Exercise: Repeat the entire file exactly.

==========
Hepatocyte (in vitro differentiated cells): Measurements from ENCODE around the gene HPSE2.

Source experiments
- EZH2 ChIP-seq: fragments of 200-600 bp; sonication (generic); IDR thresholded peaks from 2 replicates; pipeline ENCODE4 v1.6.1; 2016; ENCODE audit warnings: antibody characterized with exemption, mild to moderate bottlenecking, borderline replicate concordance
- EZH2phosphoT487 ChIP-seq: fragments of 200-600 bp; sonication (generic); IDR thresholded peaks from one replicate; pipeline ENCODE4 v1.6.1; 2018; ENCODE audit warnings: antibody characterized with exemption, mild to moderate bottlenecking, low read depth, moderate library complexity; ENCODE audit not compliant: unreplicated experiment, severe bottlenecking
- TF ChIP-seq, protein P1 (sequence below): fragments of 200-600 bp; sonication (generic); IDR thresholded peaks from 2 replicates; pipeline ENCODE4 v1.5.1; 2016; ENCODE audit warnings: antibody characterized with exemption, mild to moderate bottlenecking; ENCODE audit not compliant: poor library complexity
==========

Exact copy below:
Hepatocyte (in vitro differentiated cells): Measurements from ENCODE around the gene HPSE2.

Source experiments
- EZH2 ChIP-seq: fragments of 200-600 bp; sonication (generic); IDR thresholded peaks from 2 replicates; pipeline ENCODE4 v1.6.1; 2016; ENCODE audit warnings: antibody characterized with exemption, mild to moderate bottlenecking, borderline replicate concordance
- EZH2phosphoT487 ChIP-seq: fragments of 200-600 bp; sonication (generic); IDR thresholded peaks from one replicate; pipeline ENCODE4 v1.6.1; 2018; ENCODE audit warnings: antibody characterized with exemption, mild to moderate bottlenecking, low read depth, moderate library complexity; ENCODE audit not compliant: unreplicated experiment, severe bottlenecking
- TF ChIP-seq, protein P1 (sequence below): fragments of 200-600 bp; sonication (generic); IDR thresholded peaks from 2 replicates; pipeline ENCODE4 v1.5.1; 2016; ENCODE audit warnings: antibody characterized with exemption, mild to moderate bottlenecking; ENCODE audit not compliant: poor library complexity